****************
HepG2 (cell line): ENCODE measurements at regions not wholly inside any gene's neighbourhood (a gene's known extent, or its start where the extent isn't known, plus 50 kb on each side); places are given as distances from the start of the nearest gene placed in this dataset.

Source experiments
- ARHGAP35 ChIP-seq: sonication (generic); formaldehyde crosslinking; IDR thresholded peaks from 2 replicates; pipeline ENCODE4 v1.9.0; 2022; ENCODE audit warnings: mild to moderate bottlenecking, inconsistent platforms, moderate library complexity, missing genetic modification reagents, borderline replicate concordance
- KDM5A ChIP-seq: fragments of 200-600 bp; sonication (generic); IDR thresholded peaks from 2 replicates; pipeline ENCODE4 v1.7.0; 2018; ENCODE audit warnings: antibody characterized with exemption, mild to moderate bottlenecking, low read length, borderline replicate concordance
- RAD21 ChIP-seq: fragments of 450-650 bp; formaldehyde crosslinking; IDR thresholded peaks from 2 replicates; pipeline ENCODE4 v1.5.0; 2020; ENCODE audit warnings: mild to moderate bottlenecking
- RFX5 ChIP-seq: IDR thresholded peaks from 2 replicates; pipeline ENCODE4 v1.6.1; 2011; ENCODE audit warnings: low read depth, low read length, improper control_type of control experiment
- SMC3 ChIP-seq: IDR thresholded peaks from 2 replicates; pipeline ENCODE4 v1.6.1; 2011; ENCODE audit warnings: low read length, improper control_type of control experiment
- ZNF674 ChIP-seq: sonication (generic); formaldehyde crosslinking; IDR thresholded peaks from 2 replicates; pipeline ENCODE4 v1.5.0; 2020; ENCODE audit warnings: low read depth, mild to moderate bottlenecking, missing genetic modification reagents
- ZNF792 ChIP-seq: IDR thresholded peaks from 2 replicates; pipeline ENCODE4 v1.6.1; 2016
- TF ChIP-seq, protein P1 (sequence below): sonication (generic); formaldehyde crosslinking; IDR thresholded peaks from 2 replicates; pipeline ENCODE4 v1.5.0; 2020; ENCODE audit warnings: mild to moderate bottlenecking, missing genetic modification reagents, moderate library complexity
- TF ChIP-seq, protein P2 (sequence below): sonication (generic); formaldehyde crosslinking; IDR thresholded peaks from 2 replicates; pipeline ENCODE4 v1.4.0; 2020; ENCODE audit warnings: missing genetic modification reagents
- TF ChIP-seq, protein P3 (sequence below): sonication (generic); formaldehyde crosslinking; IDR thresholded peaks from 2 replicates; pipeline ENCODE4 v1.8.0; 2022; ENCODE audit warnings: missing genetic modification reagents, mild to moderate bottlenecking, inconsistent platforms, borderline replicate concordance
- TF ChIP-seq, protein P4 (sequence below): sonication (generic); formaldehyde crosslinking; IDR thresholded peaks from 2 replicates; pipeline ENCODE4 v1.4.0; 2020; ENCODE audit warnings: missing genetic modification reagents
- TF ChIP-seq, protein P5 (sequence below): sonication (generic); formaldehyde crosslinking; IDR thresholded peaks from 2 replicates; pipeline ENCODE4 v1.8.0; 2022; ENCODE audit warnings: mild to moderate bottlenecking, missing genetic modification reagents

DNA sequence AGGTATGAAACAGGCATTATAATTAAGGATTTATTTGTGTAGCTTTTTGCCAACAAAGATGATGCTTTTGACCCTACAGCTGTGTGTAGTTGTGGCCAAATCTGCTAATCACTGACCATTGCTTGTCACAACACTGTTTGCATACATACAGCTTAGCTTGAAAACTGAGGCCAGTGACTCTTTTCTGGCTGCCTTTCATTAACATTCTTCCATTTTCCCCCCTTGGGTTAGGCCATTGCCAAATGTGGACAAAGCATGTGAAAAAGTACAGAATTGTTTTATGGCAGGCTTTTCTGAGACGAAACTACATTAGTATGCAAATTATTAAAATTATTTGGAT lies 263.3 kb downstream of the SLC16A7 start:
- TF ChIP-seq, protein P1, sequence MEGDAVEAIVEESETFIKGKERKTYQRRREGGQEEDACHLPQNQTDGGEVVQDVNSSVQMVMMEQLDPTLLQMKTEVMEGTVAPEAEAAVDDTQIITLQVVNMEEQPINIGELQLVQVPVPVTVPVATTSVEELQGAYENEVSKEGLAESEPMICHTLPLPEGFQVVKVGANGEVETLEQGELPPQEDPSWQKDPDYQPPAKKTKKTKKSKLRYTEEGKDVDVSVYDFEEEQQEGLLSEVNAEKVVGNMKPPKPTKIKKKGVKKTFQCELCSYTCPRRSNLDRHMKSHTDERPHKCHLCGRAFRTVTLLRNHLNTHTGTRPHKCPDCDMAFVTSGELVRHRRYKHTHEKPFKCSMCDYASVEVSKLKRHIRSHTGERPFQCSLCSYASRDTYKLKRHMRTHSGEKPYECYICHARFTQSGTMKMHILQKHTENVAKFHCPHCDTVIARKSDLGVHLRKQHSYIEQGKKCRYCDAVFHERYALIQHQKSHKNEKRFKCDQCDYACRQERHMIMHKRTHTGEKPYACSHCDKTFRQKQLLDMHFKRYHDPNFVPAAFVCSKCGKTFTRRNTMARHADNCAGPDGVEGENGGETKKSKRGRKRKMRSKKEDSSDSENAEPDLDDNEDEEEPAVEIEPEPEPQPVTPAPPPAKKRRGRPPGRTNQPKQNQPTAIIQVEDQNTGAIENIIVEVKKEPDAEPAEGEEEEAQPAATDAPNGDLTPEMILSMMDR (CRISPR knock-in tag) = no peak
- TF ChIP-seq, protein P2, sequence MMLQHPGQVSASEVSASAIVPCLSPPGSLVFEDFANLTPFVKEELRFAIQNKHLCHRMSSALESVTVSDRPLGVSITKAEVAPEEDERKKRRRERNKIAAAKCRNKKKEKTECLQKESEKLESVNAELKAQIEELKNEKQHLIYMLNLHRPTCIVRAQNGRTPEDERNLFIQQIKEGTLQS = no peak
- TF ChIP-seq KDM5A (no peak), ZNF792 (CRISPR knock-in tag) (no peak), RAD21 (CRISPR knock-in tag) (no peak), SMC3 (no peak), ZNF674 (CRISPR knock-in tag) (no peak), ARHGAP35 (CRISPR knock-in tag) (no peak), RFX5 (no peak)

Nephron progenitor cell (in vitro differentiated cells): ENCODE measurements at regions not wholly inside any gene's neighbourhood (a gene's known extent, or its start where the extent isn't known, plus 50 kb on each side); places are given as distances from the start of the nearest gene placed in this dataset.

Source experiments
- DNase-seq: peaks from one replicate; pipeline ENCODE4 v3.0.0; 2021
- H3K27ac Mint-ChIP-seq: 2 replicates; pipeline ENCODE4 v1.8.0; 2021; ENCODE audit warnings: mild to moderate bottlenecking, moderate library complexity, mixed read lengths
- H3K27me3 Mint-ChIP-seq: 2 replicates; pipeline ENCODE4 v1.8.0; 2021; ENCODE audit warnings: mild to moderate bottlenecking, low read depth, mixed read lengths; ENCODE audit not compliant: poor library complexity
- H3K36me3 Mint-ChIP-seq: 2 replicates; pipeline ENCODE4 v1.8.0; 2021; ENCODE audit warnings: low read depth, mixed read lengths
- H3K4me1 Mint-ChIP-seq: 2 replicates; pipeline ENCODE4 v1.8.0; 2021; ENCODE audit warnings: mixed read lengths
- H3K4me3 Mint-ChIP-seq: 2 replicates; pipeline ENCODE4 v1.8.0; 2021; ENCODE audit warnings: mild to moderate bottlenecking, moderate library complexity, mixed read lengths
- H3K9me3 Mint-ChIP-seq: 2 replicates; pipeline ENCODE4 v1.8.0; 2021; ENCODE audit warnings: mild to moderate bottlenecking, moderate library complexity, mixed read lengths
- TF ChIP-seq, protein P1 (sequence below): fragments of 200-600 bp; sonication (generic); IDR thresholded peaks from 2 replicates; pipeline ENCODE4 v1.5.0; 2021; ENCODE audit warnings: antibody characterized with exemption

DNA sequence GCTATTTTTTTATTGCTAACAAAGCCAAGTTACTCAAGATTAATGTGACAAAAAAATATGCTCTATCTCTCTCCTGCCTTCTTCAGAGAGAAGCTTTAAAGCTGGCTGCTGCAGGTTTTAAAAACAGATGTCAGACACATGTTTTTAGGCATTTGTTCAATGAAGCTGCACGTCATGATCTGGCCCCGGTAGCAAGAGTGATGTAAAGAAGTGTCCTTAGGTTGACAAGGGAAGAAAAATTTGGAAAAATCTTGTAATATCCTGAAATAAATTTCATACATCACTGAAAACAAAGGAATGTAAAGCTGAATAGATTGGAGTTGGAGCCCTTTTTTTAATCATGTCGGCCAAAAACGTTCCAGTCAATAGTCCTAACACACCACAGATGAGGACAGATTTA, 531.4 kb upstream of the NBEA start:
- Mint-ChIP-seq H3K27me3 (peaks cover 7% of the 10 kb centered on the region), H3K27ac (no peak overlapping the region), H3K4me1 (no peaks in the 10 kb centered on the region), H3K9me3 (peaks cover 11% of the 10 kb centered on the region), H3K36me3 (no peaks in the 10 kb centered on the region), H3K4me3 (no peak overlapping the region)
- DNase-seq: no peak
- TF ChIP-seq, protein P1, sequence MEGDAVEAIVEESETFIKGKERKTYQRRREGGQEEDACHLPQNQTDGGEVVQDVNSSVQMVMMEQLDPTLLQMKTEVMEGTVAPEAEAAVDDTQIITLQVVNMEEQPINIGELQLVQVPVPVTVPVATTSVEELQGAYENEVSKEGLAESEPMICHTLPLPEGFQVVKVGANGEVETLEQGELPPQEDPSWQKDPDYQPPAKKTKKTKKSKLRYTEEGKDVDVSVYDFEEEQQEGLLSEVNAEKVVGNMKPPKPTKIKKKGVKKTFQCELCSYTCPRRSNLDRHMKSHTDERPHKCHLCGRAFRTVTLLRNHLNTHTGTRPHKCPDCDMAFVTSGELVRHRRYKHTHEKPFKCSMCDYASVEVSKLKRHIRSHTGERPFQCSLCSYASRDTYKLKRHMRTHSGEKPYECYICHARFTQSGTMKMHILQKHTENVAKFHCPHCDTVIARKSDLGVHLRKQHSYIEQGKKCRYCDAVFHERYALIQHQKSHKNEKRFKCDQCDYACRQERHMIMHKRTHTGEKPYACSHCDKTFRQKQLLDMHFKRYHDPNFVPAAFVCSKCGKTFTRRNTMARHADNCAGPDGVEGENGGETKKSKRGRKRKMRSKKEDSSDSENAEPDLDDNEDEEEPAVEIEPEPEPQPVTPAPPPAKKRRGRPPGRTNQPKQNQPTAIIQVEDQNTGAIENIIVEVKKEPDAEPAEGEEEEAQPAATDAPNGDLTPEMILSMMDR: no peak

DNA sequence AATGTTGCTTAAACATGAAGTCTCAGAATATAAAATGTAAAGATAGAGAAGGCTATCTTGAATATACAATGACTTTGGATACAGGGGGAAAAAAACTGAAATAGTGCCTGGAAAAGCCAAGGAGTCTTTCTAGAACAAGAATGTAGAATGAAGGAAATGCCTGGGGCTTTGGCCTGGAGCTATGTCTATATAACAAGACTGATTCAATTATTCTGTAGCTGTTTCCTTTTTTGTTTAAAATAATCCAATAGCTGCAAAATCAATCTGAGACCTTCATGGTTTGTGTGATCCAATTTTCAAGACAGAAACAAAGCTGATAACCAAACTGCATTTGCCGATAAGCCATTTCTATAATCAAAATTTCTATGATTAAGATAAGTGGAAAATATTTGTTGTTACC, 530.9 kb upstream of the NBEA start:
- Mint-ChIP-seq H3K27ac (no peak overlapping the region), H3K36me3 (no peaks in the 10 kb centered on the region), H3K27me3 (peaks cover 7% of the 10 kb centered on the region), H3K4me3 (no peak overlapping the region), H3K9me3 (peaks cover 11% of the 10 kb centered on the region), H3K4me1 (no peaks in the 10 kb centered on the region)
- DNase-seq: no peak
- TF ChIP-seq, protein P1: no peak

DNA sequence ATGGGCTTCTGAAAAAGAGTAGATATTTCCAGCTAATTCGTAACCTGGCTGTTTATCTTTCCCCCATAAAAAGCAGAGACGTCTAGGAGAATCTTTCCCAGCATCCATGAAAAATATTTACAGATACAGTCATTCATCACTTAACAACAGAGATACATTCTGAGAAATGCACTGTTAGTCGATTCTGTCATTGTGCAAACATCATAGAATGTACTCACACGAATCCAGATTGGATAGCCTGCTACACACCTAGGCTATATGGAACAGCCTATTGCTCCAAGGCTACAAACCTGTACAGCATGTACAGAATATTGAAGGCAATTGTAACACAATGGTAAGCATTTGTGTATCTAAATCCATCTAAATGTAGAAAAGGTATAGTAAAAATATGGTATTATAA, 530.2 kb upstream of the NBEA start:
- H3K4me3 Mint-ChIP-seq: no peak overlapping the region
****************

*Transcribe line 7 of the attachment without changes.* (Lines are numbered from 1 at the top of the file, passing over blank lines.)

- SMC3 ChIP-seq: IDR thresholded peaks from 2 replicates; pipeline ENCODE4 v1.6.1; 2011; ENCODE audit warnings: low read length, improper control_type of control experiment